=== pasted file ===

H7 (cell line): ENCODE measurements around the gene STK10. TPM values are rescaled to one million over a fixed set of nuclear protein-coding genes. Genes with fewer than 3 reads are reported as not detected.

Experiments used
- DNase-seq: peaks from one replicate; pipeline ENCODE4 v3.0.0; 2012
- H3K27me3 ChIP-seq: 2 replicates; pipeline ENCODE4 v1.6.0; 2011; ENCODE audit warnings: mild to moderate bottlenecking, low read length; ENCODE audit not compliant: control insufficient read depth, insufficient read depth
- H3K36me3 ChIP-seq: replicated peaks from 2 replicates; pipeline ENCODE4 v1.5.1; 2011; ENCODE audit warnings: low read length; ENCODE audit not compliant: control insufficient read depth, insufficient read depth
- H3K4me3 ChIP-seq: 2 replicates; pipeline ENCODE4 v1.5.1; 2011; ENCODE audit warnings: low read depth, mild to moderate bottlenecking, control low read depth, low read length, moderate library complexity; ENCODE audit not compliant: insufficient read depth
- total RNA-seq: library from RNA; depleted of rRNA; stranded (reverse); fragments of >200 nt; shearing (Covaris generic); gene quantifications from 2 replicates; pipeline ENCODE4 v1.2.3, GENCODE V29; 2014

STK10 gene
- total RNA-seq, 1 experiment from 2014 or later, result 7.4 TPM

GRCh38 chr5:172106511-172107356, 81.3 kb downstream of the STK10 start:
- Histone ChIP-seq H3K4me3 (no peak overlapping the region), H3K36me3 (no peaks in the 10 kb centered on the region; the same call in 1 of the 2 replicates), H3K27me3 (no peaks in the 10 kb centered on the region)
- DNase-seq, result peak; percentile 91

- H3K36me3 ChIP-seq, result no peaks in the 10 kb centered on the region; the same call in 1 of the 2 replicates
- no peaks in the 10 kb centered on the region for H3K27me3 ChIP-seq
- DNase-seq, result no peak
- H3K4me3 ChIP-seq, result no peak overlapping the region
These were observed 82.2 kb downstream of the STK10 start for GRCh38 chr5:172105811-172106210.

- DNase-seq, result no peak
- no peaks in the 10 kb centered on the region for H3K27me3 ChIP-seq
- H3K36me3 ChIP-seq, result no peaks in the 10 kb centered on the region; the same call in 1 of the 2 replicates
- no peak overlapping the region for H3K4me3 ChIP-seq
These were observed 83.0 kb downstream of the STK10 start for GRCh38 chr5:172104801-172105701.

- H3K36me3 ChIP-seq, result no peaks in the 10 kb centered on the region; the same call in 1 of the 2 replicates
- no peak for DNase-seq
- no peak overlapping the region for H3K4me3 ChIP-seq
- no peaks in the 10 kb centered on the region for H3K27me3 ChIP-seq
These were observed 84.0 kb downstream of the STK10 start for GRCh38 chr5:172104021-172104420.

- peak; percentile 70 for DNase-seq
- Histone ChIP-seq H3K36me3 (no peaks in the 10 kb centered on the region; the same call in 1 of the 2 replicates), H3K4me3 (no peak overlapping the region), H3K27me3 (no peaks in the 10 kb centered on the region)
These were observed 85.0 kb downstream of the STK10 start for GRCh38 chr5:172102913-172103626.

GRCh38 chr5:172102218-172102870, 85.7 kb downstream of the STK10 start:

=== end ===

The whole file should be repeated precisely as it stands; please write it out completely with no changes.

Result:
H7 (cell line): ENCODE measurements around the gene STK10. TPM values are rescaled to one million over a fixed set of nuclear protein-coding genes. Genes with fewer than 3 reads are reported as not detected.

Experiments used
- DNase-seq: peaks from one replicate; pipeline ENCODE4 v3.0.0; 2012
- H3K27me3 ChIP-seq: 2 replicates; pipeline ENCODE4 v1.6.0; 2011; ENCODE audit warnings: mild to moderate bottlenecking, low read length; ENCODE audit not compliant: control insufficient read depth, insufficient read depth
- H3K36me3 ChIP-seq: replicated peaks from 2 replicates; pipeline ENCODE4 v1.5.1; 2011; ENCODE audit warnings: low read length; ENCODE audit not compliant: control insufficient read depth, insufficient read depth
- H3K4me3 ChIP-seq: 2 replicates; pipeline ENCODE4 v1.5.1; 2011; ENCODE audit warnings: low read depth, mild to moderate bottlenecking, control low read depth, low read length, moderate library complexity; ENCODE audit not compliant: insufficient read depth
- total RNA-seq: library from RNA; depleted of rRNA; stranded (reverse); fragments of >200 nt; shearing (Covaris generic); gene quantifications from 2 replicates; pipeline ENCODE4 v1.2.3, GENCODE V29; 2014

STK10 gene
- total RNA-seq, 1 experiment from 2014 or later, result 7.4 TPM

GRCh38 chr5:172106511-172107356, 81.3 kb downstream of the STK10 start:
- Histone ChIP-seq H3K4me3 (no peak overlapping the region), H3K36me3 (no peaks in the 10 kb centered on the region; the same call in 1 of the 2 replicates), H3K27me3 (no peaks in the 10 kb centered on the region)
- DNase-seq, result peak; percentile 91

- H3K36me3 ChIP-seq, result no peaks in the 10 kb centered on the region; the same call in 1 of the 2 replicates
- no peaks in the 10 kb centered on the region for H3K27me3 ChIP-seq
- DNase-seq, result no peak
- H3K4me3 ChIP-seq, result no peak overlapping the region
These were observed 82.2 kb downstream of the STK10 start for GRCh38 chr5:172105811-172106210.

- DNase-seq, result no peak
- no peaks in the 10 kb centered on the region for H3K27me3 ChIP-seq
- H3K36me3 ChIP-seq, result no peaks in the 10 kb centered on the region; the same call in 1 of the 2 replicates
- no peak overlapping the region for H3K4me3 ChIP-seq
These were observed 83.0 kb downstream of the STK10 start for GRCh38 chr5:172104801-172105701.

- H3K36me3 ChIP-seq, result no peaks in the 10 kb centered on the region; the same call in 1 of the 2 replicates
- no peak for DNase-seq
- no peak overlapping the region for H3K4me3 ChIP-seq
- no peaks in the 10 kb centered on the region for H3K27me3 ChIP-seq
These were observed 84.0 kb downstream of the STK10 start for GRCh38 chr5:172104021-172104420.

- peak; percentile 70 for DNase-seq
- Histone ChIP-seq H3K36me3 (no peaks in the 10 kb centered on the region; the same call in 1 of the 2 replicates), H3K4me3 (no peak overlapping the region), H3K27me3 (no peaks in the 10 kb centered on the region)
These were observed 85.0 kb downstream of the STK10 start for GRCh38 chr5:172102913-172103626.

GRCh38 chr5:172102218-172102870, 85.7 kb downstream of the STK10 start: